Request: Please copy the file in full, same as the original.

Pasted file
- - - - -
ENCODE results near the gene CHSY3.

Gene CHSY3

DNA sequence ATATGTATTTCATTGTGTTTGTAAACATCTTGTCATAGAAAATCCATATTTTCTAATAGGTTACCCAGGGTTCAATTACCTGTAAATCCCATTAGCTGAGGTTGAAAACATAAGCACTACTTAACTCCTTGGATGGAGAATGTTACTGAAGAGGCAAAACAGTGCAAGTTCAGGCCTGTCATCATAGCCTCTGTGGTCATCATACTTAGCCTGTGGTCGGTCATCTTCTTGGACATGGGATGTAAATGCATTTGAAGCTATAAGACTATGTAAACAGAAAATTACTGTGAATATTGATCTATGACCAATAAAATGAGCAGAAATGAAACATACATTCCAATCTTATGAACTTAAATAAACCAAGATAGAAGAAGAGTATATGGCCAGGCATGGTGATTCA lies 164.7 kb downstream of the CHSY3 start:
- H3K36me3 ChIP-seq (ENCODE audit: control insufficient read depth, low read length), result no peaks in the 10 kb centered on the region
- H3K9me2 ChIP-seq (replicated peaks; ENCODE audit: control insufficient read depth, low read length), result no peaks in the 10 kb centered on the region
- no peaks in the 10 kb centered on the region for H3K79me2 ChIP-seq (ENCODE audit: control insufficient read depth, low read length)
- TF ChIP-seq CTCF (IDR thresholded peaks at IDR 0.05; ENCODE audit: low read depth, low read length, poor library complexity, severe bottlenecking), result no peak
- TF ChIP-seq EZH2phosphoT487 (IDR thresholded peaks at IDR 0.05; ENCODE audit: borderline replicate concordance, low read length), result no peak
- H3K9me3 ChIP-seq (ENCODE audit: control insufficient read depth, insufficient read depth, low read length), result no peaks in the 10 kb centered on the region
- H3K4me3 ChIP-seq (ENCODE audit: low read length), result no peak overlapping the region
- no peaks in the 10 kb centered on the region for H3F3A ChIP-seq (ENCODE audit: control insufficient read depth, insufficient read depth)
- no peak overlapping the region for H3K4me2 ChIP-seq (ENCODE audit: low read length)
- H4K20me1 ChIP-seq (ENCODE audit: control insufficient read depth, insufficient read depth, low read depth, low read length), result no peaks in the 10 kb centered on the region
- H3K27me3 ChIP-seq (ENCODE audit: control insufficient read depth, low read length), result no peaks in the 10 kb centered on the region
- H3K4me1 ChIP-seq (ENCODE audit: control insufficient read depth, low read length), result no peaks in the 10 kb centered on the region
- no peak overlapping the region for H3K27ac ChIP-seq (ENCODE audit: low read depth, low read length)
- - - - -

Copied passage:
ENCODE results near the gene CHSY3.

Gene CHSY3

DNA sequence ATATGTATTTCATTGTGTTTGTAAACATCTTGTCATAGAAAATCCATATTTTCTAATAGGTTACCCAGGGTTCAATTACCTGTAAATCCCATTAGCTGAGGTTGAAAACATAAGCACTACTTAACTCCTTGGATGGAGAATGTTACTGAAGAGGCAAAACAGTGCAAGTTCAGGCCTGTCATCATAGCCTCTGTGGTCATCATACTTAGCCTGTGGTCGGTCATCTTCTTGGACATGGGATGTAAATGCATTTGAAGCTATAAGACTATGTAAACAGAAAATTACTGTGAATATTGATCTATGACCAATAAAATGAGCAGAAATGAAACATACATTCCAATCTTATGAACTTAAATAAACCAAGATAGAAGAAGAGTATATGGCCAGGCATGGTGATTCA lies 164.7 kb downstream of the CHSY3 start:
- H3K36me3 ChIP-seq (ENCODE audit: control insufficient read depth, low read length), result no peaks in the 10 kb centered on the region
- H3K9me2 ChIP-seq (replicated peaks; ENCODE audit: control insufficient read depth, low read length), result no peaks in the 10 kb centered on the region
- no peaks in the 10 kb centered on the region for H3K79me2 ChIP-seq (ENCODE audit: control insufficient read depth, low read length)
- TF ChIP-seq CTCF (IDR thresholded peaks at IDR 0.05; ENCODE audit: low read depth, low read length, poor library complexity, severe bottlenecking), result no peak
- TF ChIP-seq EZH2phosphoT487 (IDR thresholded peaks at IDR 0.05; ENCODE audit: borderline replicate concordance, low read length), result no peak
- H3K9me3 ChIP-seq (ENCODE audit: control insufficient read depth, insufficient read depth, low read length), result no peaks in the 10 kb centered on the region
- H3K4me3 ChIP-seq (ENCODE audit: low read length), result no peak overlapping the region
- no peaks in the 10 kb centered on the region for H3F3A ChIP-seq (ENCODE audit: control insufficient read depth, insufficient read depth)
- no peak overlapping the region for H3K4me2 ChIP-seq (ENCODE audit: low read length)
- H4K20me1 ChIP-seq (ENCODE audit: control insufficient read depth, insufficient read depth, low read depth, low read length), result no peaks in the 10 kb centered on the region
- H3K27me3 ChIP-seq (ENCODE audit: control insufficient read depth, low read length), result no peaks in the 10 kb centered on the region
- H3K4me1 ChIP-seq (ENCODE audit: control insufficient read depth, low read length), result no peaks in the 10 kb centered on the region
- no peak overlapping the region for H3K27ac ChIP-seq (ENCODE audit: low read depth, low read length)